As part of my current Facebook hiatus, I have gone back to something I really enjoyed before I started spending far too much time on the social media site: reading blogs via an RSS reader and sharing my favorite stories with others.

My current RSS reader of choice is Fever, a self-hosted feed reader with a nice web and mobile web experience. Reeder 2 on iOS also supports Fever for those that like using an app instead of the mobile web interface. For me, using a reader makes it a lot easier to keep up with important sites and news outlets without having to filter through the noise of Twitter or Facebook. I also like that I have access to Fever’s database because I host it.

Fever includes sharing options within the web interface for Email, Delicious, Instapaper, and Twitter, but that still does not provide the ability for me to keep track of every link I have shared like Google Reader used to do. That is where a new web application created by Dave Winer comes in to play. Radio3 is a linkblogging tool that maintains an RSS feed of all shared links while providing the ability to automatically post to Twitter, Facebook, and WordPress. The RSS feed makes it possible to keep track of my shared links in a standard format that I will be able to read well into the future.

Radio3 includes a handy bookmarklet that makes it easy to share the current browser window, but what if Fever and Radio3 could work together so I did not have to leave my feed reader? Well, they can! Fever has the ability to add sharing options as long as the service provides a URL to add new items, and Radio3 does just that.

To add Radio3 as a sharing option in Fever, perform the following steps:

1. Select Preferences from the Fever menu.
2. Click the Sharing tab.
3. Click the plus (+) button to add a new service.
4. Enter Radio3 in the Service Name field.
5. Enter the following in the Service URL field:

%u represents the site URL, and %t represents the site title. Fever also has a shortcut to include the excerpt that I suppose could be used for the description portion of the Radio3 URL, but I have chosen to use the title which seems to be the default behavior of the bookmarklet when no text is selected in the browser.
6. Enter r in the Key field.
7. Click Save.


That’s all there is to it. Radio3 can now be selected as one of the sharing options directly in Fever.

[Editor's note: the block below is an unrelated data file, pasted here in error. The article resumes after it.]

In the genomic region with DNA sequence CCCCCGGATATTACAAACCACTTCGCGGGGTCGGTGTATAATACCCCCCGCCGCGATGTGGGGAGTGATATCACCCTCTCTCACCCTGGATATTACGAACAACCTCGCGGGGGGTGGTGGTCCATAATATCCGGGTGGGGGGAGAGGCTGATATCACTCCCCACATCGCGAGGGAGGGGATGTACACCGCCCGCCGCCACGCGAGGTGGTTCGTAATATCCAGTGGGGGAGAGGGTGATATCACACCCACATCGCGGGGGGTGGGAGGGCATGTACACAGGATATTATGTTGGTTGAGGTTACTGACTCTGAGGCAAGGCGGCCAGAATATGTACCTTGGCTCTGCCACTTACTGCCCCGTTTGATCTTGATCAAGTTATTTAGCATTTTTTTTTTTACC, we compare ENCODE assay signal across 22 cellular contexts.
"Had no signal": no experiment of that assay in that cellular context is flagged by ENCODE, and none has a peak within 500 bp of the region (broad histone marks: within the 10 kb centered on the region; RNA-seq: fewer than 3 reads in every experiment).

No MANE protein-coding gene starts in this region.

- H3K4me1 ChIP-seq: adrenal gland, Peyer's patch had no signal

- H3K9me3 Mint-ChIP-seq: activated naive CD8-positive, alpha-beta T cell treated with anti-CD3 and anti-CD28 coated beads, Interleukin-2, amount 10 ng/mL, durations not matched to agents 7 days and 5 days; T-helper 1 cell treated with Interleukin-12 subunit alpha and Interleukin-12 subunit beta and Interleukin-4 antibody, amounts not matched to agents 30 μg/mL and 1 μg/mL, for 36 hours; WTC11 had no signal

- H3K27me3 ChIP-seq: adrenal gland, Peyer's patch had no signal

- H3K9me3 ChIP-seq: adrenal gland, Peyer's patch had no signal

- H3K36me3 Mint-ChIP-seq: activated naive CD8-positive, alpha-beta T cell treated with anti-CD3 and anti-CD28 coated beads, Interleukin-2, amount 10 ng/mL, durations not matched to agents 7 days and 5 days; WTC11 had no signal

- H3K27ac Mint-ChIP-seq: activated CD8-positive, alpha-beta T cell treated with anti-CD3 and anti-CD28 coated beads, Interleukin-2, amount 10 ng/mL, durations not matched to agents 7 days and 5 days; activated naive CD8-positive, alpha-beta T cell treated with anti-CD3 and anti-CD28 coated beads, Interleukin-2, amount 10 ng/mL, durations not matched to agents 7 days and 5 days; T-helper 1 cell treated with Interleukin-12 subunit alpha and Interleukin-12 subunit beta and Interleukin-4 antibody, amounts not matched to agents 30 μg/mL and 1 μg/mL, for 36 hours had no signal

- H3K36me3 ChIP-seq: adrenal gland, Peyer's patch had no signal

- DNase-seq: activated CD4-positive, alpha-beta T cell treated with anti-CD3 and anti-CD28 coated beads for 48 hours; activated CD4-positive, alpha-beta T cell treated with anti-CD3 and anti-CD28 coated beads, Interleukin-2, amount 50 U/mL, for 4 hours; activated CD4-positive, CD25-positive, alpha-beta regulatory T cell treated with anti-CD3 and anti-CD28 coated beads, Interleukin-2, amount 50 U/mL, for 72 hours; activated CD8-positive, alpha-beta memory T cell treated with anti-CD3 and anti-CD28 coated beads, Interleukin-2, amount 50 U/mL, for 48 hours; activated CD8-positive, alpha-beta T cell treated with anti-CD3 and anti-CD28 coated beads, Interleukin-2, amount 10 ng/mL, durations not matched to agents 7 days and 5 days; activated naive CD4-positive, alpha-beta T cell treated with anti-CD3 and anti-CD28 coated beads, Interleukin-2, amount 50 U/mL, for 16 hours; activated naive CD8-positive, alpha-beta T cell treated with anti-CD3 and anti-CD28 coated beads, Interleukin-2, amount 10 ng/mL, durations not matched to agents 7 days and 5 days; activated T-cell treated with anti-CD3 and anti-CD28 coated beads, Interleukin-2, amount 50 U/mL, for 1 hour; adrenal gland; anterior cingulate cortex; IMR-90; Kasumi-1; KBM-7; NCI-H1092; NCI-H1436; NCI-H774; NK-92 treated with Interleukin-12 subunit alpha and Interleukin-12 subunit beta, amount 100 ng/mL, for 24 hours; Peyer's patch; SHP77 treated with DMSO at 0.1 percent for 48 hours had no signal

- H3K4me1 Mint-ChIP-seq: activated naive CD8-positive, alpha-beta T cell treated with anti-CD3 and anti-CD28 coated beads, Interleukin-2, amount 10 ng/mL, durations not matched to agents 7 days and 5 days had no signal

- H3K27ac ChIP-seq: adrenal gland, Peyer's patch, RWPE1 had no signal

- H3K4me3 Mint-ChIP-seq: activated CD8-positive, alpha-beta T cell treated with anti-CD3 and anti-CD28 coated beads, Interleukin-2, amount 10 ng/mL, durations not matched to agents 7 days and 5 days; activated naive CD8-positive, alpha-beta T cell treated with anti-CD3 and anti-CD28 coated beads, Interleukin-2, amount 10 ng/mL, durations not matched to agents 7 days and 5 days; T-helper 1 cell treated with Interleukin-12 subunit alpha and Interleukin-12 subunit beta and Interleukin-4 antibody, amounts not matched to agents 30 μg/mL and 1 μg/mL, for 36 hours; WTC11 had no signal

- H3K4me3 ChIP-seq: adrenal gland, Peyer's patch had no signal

This is a great example of two web apps working together to make reading and sharing a whole lot more enjoyable.

Mac OS X Leopard

I’m a Mac fan … I don’t go all crazy and have to have ALL the latest gadgets. For the record, I have an iPhone, iPod (I’m a generation behind), and a new 20″ aluminum iMac. OK, so I have to have some of the newest gadgets, but by most standards, I’m a very casual user.

Here is a list of the things I use the most:

Apple Apps:

-iChat AV
-iCal (but mostly only on the iPhone)
-Address Book (to sync my iPhone)

Third Party Apps:

-Sirius Mac 2

…and a few others but used too scarcely to mention. I didn’t even have Office on my machine until about three months after I bought it.

So, in my casual use, there have been a few noticeable differences since upgrading to 10.5. I’m going to vent on two here:

Let’s start with Safari. I use Safari as my main web browser. I know that Safari 3 is still in Public Beta but I never used to have this problem. When viewing RSS feeds, it takes what feels like forever (up to about 10 seconds) to load as little as 5 new feeds. It never did this on the previous versions. I have not tried the RSS feed in Mail heavily yet so I don’t know if the problem exists there or not so I’ll have to try that and find out. Point is, I like viewing the RSS feeds in Safari while I’m browsing my other websites.

In iTunes, if I’m viewing a video (usually a TV show or music video), I often times will close the video window when it’s a music video that I don’t have the song file for. When I select another video, the audio will play, but the video window will not pop back up. If I select a size for the video screen, I get the turning beach ball, and iTunes quits. This also happened on Tiger so I’m not sure if it’s something I’m doing, but I don’t think such a simple thing should be such an issue.

More to come as I continue to discover new and hopefully exciting things!!

Editor’s Note: Greg Probst is the author of Blue Sleeves Blog and is a regular contributor to Probstisms.

Like a lot of you out there, I have been using news readers like My Yahoo!, iGoogle, NewsGator, and most recently Google Reader to keep track of all of the news and information that is important to me. Instead of jumping to forty or more sites each day, I can go to one place and read all of the latest updates. If I choose to, I can jump to the sites to read specific stories to make comments.

One thing that drives me absolutely crazy is when a publisher only includes the title of an article in their feed. This does me no good whatsoever, and it is very annoying. A title is not enough information for me to decide if I have any interest in reading an article, and I cannot be the only person that feels this way.

Publishers need to provide at the very minimum a summary of every article in their feed. My preference is that the feeds to which I subscribe include the full text of each article. For publishers that are concerned about losing advertising opportunities, there are many companies that provide products to help monetize feeds including Google, FeedBurner (now part of Google), and Pheedo. Providing the full text of articles provides a better experience for news consumers, and I suggest that all publishers change their feeds to include full text. Just give me the full story, please.